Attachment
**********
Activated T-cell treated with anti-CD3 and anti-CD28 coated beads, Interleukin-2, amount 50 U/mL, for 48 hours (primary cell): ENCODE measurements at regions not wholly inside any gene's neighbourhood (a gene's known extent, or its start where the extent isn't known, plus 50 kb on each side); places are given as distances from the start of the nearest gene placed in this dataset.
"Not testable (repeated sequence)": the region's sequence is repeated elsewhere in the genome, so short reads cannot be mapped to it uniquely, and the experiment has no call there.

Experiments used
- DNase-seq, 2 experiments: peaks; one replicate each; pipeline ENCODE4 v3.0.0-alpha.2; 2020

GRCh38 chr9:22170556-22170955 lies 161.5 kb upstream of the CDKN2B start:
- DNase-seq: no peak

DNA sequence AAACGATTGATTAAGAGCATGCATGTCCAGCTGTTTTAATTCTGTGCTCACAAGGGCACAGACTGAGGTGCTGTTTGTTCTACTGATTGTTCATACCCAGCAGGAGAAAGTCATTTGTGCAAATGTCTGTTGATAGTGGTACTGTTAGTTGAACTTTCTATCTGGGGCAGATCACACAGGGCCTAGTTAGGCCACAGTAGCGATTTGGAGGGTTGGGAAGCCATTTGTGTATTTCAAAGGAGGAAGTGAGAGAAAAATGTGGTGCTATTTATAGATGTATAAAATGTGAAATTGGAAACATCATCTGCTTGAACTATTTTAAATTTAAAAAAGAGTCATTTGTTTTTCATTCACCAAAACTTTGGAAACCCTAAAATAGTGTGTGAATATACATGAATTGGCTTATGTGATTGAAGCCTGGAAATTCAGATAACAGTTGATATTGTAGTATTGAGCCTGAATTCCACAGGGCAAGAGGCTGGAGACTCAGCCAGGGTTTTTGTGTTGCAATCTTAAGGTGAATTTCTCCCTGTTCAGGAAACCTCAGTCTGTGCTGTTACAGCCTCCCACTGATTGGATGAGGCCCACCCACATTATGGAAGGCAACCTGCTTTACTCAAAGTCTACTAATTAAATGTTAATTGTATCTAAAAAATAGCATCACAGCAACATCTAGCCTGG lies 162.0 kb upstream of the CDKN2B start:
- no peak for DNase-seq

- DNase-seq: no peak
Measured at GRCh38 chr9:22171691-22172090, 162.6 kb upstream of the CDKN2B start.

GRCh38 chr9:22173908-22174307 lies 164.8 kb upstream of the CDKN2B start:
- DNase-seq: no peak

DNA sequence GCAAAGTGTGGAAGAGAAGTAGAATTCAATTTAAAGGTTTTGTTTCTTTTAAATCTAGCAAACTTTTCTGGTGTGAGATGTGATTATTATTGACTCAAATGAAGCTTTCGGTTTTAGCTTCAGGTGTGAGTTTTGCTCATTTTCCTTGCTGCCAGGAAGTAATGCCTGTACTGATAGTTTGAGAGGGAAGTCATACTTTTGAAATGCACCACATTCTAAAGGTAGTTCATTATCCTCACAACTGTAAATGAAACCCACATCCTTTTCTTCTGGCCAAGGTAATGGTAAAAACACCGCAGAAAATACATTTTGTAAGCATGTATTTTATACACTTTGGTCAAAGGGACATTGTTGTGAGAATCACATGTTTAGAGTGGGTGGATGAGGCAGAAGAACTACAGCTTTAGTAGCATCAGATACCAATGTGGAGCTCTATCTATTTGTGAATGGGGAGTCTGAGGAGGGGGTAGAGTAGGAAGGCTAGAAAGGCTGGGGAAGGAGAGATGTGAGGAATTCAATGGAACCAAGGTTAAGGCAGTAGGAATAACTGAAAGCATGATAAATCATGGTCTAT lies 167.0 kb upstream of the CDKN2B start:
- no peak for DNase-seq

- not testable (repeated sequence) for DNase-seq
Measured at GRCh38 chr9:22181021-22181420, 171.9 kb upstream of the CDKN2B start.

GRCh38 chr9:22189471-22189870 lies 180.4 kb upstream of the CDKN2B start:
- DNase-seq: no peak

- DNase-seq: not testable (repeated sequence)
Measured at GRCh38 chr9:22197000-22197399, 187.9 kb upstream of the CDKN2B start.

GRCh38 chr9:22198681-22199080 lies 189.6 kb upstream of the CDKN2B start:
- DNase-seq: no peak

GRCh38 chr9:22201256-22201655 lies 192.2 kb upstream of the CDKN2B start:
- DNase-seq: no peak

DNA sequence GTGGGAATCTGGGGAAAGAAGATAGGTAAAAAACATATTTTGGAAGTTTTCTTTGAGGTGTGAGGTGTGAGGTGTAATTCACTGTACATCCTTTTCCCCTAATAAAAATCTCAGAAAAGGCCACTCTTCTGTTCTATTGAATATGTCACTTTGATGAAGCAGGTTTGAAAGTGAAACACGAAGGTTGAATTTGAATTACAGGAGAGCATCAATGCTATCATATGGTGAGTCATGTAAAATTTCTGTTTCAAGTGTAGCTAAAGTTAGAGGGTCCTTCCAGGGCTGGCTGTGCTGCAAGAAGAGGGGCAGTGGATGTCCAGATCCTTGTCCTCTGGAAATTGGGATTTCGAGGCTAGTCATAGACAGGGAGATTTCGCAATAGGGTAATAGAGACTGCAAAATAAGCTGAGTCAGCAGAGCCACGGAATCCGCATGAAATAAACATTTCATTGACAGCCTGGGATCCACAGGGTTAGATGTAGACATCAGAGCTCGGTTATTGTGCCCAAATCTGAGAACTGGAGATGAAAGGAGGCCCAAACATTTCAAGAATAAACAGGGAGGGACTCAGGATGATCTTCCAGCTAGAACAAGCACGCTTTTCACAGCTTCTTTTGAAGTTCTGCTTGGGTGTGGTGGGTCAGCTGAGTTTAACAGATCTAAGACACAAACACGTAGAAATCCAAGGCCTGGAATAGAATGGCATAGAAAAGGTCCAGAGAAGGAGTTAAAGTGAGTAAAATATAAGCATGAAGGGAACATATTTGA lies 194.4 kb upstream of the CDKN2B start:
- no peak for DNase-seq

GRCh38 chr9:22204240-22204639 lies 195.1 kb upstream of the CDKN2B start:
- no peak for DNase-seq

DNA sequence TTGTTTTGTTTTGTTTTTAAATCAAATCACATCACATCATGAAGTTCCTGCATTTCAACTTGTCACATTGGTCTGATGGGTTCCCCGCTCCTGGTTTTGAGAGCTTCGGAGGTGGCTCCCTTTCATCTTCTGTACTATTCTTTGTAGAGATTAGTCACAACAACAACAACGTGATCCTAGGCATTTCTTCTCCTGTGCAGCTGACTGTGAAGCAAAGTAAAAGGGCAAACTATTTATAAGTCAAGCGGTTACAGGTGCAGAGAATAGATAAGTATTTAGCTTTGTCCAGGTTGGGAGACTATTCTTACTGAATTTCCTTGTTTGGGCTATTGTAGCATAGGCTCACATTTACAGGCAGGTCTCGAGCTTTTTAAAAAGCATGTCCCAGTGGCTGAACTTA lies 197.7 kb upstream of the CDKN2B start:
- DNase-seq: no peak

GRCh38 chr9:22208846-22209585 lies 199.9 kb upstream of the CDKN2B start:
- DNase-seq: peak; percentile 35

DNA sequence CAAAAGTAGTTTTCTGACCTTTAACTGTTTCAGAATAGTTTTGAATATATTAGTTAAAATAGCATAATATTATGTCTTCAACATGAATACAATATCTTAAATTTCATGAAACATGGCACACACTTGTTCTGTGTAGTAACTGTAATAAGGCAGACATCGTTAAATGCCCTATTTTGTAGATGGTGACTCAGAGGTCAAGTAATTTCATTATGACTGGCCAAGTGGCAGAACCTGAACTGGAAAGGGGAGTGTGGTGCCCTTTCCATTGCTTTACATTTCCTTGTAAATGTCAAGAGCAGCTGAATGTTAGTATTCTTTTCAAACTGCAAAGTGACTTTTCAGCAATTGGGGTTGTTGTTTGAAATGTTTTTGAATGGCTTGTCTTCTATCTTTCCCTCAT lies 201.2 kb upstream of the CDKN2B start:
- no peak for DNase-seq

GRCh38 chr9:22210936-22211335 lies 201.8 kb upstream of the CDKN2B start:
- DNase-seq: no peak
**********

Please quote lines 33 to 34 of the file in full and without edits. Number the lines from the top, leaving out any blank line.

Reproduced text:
DNA sequence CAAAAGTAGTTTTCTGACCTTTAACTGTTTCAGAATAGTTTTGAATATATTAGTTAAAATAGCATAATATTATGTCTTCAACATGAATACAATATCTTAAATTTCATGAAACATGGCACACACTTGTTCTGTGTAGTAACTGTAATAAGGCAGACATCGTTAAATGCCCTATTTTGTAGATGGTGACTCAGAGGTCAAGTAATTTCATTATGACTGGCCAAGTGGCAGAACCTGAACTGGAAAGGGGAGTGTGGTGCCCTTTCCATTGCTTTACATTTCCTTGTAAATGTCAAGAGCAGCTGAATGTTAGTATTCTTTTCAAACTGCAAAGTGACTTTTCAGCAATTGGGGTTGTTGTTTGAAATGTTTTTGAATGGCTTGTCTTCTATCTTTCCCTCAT lies 201.2 kb upstream of the CDKN2B start:
- no peak for DNase-seq